Cameron Crowe joined the mob of celebrities memorializing the late David Bowie on Monday, dedicating a blog post to the rock legend whom he first met as a journalist. The now writer-director had the rare opportunity of catching him for six months in the mid-’70s, interviewing him as he bounced around L.A., shifting from Young Americans to Station to Station. “Bowie was the most generous and entertaining interview subject I’d ever met,” writes Crowe. “When he asked to meet you, it was rarely casual. You would be ushered into the room where he was waiting, and the artist would be perfectly positioned, his head cocked at the perfect angle to catch the light. It was not an affectation. He naturally staged himself, only to break out of such an iconic pose with a crackling smile and jaunty warmth.” The Almost Famous helmer goes on to reminisce about Bowie’s ferocious creativity, boundless passion, and underrated cinematic presence. He also shared this “self-portrait,” given to him during Bowie’s “wild years” in L.A.:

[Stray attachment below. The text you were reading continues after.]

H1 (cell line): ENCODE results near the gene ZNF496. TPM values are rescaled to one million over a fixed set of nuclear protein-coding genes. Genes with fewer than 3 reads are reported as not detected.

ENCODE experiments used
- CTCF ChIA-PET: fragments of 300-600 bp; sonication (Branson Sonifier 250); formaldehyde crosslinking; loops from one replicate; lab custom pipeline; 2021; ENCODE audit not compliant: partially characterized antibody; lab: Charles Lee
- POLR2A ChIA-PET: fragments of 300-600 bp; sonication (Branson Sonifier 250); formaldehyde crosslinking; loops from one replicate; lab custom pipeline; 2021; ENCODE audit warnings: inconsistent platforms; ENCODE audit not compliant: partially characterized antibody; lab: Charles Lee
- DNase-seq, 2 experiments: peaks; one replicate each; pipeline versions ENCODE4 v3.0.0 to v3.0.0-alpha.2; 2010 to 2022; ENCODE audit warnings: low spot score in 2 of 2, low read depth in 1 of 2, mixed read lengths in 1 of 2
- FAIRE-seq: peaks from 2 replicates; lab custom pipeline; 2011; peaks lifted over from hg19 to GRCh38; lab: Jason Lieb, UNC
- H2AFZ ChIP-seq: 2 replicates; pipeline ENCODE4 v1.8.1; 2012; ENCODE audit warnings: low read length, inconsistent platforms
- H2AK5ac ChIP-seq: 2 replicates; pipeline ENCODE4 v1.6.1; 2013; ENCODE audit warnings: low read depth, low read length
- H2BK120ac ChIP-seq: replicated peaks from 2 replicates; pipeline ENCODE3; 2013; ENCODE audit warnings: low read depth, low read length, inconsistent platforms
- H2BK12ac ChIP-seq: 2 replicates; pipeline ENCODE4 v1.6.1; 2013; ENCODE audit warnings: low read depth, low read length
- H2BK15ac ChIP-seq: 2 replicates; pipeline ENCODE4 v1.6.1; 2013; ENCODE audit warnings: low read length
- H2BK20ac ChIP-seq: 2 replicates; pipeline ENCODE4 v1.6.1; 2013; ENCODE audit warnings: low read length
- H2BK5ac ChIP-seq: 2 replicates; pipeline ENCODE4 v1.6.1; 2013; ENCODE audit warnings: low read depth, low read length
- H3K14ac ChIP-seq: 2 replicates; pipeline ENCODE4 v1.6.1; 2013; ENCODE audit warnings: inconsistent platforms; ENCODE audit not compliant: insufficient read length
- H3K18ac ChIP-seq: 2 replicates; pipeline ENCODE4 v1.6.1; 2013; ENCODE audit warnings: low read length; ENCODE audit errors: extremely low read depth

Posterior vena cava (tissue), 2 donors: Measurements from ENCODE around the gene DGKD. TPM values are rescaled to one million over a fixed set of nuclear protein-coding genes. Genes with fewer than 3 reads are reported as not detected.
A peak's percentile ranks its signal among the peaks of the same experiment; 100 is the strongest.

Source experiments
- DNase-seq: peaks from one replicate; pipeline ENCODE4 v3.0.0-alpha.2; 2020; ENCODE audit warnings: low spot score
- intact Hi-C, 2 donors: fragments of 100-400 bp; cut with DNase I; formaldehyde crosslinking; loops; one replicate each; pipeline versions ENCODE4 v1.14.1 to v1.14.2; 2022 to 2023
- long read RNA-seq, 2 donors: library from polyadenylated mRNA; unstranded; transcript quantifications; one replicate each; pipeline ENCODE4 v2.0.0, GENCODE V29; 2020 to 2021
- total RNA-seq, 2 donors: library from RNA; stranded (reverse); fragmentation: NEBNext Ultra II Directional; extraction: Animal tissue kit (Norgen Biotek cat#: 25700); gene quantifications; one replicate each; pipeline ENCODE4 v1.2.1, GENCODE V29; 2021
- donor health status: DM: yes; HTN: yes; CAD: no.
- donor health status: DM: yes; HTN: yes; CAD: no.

A relevant excerpt:
In our last conversation, I read him back some of his quotes from the “wild years in LA” period. Looking back was not his game, but he listened patiently. Some of the quotes were spectacularly profound, but Bowie took no ownership. “It really represents the morbid and misdirected enthusiasm of a young man with too much time on his hands and too many grams of PCP, amphetamine or cocaine or maybe all three in my system, really.” He explained he was happy he left Los Angeles, went to Germany for his next phase, and slowly saved his own life. “That whole time is a blur topped with chronic anxiety… I could have easily died.” He once doodled the accompanying drawing on a paper while I interviewed him. He left the paper behind and I asked him to sign it. “It’s a self-portrait,” he said, and applied his signature. Over the years I’ve come to interpret the drawing as a tiny cry for help… a cry he answered himself with the subsequent trip to Berlin and an entire lifestyle change. Bowie turned that dark period on it’s head, and went on to supply many more generations of fans with music and art and soul and inspiration. He careened beautifully into the future… where he will always be.
Read the rest of the tribute, which mentions a recent film part Crowe had for Bowie, as well as a version of the latter’s songwriting process, here.